Source: (2004) Paper for Presentation at the 18th International Conference of the International Society for the Reform of Criminal Law, August 8 – 12, Montreal, Quebec, Canada. Downloaded 2 February 2005.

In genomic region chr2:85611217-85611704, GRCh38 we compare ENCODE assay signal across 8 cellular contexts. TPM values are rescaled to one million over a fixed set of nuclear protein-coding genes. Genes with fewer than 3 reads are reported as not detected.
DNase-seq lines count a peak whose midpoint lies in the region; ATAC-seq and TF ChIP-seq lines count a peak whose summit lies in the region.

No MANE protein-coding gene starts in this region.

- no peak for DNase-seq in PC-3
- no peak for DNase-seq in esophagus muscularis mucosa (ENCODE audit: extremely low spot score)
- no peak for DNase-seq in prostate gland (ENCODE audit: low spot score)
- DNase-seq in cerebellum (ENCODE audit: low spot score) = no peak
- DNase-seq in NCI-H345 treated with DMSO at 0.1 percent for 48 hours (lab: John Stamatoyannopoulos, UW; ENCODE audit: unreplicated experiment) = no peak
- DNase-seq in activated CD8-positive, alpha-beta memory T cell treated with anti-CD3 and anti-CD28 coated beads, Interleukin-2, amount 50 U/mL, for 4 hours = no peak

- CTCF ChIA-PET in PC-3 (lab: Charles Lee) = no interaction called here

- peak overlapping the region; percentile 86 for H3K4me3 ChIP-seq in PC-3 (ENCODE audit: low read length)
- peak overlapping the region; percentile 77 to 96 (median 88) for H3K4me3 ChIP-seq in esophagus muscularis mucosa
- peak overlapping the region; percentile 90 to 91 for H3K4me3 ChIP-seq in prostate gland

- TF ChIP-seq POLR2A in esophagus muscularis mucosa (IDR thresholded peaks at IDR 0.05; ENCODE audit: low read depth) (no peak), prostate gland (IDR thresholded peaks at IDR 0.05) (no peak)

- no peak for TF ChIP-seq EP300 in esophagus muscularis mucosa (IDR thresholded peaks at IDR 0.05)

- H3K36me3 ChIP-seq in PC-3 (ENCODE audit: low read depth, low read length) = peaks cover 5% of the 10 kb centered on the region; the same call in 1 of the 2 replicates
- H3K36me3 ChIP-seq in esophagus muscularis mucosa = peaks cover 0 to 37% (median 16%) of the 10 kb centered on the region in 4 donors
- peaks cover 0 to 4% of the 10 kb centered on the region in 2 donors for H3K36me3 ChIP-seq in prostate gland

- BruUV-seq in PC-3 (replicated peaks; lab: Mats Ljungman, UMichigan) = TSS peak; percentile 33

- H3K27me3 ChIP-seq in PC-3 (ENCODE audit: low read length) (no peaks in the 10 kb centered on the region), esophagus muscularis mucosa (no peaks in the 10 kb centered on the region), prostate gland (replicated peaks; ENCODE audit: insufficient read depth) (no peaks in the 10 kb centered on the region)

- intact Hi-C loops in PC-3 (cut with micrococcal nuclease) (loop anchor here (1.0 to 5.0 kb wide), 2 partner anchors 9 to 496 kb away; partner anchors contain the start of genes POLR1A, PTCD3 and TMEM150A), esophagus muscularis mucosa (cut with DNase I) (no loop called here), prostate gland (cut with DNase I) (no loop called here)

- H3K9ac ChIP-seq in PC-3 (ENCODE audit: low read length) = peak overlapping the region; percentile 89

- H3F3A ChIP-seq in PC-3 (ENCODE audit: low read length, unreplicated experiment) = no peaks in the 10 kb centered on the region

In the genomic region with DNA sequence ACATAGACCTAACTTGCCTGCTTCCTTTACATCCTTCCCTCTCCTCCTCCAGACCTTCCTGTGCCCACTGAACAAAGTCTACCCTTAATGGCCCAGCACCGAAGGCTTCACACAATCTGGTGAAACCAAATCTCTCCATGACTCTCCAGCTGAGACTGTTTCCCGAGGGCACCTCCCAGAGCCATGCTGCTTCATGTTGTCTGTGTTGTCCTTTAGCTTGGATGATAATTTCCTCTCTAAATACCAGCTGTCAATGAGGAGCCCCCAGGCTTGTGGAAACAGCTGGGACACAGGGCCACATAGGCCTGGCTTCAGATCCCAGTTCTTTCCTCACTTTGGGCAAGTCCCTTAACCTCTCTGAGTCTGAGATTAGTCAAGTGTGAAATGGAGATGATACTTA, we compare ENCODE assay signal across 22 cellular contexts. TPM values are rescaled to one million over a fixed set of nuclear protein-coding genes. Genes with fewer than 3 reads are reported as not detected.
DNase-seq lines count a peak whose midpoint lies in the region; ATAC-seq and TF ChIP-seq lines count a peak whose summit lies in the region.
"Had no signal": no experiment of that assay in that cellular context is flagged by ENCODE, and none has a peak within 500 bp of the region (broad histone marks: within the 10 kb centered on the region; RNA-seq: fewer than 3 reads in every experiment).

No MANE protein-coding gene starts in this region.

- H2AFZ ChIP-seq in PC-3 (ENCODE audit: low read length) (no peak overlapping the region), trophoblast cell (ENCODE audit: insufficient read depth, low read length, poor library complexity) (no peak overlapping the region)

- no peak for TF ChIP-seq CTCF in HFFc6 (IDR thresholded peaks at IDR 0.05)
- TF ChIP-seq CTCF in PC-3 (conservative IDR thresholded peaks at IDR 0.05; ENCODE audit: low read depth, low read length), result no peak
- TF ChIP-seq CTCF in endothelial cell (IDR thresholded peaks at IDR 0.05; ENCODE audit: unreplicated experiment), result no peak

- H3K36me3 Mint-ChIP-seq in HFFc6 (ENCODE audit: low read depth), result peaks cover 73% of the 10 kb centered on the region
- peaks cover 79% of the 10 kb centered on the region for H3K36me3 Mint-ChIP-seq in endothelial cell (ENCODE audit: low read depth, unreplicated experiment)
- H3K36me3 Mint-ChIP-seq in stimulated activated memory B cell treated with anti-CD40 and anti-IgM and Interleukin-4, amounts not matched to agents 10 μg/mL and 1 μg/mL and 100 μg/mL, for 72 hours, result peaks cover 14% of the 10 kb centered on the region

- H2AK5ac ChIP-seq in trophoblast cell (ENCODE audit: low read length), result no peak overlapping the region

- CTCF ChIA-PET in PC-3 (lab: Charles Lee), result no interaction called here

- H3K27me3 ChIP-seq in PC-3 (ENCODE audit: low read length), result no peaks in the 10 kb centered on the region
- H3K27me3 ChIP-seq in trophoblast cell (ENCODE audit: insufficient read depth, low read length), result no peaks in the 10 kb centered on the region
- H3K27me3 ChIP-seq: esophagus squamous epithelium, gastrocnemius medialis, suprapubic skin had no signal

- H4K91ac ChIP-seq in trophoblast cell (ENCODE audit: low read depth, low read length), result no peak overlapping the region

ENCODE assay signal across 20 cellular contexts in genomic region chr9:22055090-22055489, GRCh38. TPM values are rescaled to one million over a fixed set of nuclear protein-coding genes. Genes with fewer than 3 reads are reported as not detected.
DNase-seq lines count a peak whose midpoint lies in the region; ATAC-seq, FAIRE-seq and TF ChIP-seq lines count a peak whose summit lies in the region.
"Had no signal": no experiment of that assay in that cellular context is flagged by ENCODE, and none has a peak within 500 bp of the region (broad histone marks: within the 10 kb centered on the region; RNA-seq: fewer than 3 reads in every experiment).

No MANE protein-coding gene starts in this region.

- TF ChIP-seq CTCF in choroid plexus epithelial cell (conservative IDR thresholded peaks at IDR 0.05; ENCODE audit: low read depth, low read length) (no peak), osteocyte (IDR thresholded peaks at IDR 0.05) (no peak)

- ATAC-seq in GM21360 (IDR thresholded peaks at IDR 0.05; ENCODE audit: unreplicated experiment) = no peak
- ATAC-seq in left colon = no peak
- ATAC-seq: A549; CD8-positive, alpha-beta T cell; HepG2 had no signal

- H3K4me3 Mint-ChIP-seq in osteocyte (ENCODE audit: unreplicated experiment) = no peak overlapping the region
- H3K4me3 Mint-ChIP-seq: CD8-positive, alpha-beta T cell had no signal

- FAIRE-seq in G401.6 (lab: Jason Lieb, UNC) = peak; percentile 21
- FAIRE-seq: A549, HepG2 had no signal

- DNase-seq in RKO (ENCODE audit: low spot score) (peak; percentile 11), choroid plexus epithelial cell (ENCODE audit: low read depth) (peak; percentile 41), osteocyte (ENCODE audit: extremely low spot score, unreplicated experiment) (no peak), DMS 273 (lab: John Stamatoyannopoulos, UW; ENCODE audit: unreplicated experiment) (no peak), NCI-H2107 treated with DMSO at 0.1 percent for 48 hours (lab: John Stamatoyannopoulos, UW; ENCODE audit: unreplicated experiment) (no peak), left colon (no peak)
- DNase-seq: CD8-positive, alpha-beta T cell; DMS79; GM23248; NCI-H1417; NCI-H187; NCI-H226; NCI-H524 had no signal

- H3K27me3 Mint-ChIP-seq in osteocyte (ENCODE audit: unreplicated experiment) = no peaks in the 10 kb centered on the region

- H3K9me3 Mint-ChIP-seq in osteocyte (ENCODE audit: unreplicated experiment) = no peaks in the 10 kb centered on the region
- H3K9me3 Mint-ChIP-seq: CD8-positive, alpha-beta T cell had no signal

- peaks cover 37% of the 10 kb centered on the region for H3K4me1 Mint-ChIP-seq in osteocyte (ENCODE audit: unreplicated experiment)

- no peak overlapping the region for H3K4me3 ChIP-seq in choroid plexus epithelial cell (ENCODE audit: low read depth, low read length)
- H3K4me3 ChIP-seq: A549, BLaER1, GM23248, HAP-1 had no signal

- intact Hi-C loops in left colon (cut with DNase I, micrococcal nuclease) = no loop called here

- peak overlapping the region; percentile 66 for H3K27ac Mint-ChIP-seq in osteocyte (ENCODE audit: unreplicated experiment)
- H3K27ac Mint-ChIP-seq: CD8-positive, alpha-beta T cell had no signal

Despite the dominant position of African states in social control, African indigenous institutions of social control remain relevant in the affairs of the people.This is especially so in the rural areas of Africa where the majority of the people reside. African peoples' disappointment with the colonial sponsored justice system, derive mostly from their perception of the system's concept and practice as alien, and prone to abuse and corruption, and antithetical to the African concept and practice of justice. African indigenous justice system employs restorative and transformative principles in conflict resolution. Victims, offenders and the entire community are involved and participate in the definition of harm and search for resolution acceptable to all stakeholders. Questions remain as to whether African indigenous institutions of conflict resolution are capable of respecting and protecting the rights of suspects and litigants. Underlying this thinking is the perception that pre-colonial Africa had no concept of human rights. As such human rights are only achievable through liberal regimes, since they are products of Western culture. Therefore, African post-colonial states modeled after Western states are in a better position to protect the rights of suspects and litigants. Further, social developmental theorists often draw a distinction between traditional and modern societies, where the former represents the "take-off" point and the latter the "landing" stages of the developmental continuum. This position overlooks the inherent differences in world-view, and the role of culture in the conception and administration of justice. Findings from this study indicate that the restoration of rights, dignity, interests and wellbeing of victims, offenders, and the entire community is the goal of African indigenous justice system... Again, the victims' needs for information, validation, social support, vindication, are the starting points of African justice. (author's abstract)

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